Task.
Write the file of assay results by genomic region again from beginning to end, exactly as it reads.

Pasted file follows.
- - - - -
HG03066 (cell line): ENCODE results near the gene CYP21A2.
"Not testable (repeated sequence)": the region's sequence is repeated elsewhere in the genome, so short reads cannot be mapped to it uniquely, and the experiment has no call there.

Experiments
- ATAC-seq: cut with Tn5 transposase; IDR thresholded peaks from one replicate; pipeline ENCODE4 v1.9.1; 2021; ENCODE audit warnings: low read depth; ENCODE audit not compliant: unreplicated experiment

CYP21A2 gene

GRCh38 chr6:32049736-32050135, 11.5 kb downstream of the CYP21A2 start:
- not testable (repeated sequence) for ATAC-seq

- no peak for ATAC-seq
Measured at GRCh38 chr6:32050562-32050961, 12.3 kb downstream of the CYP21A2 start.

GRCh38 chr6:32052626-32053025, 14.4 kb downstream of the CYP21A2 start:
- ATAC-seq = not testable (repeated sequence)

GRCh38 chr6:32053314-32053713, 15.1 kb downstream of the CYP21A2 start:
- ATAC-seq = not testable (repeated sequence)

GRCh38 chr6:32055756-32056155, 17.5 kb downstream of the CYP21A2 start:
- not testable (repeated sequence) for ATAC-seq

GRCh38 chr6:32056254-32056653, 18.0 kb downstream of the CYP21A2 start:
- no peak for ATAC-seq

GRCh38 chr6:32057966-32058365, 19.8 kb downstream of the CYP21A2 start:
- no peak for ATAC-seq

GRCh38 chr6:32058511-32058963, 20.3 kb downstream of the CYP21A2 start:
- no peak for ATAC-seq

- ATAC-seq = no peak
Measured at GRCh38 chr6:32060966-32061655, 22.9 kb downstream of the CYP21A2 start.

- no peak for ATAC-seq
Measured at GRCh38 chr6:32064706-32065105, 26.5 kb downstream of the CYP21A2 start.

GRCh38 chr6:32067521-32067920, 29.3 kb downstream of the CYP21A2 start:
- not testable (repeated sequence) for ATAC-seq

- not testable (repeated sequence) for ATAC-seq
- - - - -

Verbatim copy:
HG03066 (cell line): ENCODE results near the gene CYP21A2.
"Not testable (repeated sequence)": the region's sequence is repeated elsewhere in the genome, so short reads cannot be mapped to it uniquely, and the experiment has no call there.

Experiments
- ATAC-seq: cut with Tn5 transposase; IDR thresholded peaks from one replicate; pipeline ENCODE4 v1.9.1; 2021; ENCODE audit warnings: low read depth; ENCODE audit not compliant: unreplicated experiment

CYP21A2 gene

GRCh38 chr6:32049736-32050135, 11.5 kb downstream of the CYP21A2 start:
- not testable (repeated sequence) for ATAC-seq

- no peak for ATAC-seq
Measured at GRCh38 chr6:32050562-32050961, 12.3 kb downstream of the CYP21A2 start.

GRCh38 chr6:32052626-32053025, 14.4 kb downstream of the CYP21A2 start:
- ATAC-seq = not testable (repeated sequence)

GRCh38 chr6:32053314-32053713, 15.1 kb downstream of the CYP21A2 start:
- ATAC-seq = not testable (repeated sequence)

GRCh38 chr6:32055756-32056155, 17.5 kb downstream of the CYP21A2 start:
- not testable (repeated sequence) for ATAC-seq

GRCh38 chr6:32056254-32056653, 18.0 kb downstream of the CYP21A2 start:
- no peak for ATAC-seq

GRCh38 chr6:32057966-32058365, 19.8 kb downstream of the CYP21A2 start:
- no peak for ATAC-seq

GRCh38 chr6:32058511-32058963, 20.3 kb downstream of the CYP21A2 start:
- no peak for ATAC-seq

- ATAC-seq = no peak
Measured at GRCh38 chr6:32060966-32061655, 22.9 kb downstream of the CYP21A2 start.

- no peak for ATAC-seq
Measured at GRCh38 chr6:32064706-32065105, 26.5 kb downstream of the CYP21A2 start.

GRCh38 chr6:32067521-32067920, 29.3 kb downstream of the CYP21A2 start:
- not testable (repeated sequence) for ATAC-seq

- not testable (repeated sequence) for ATAC-seq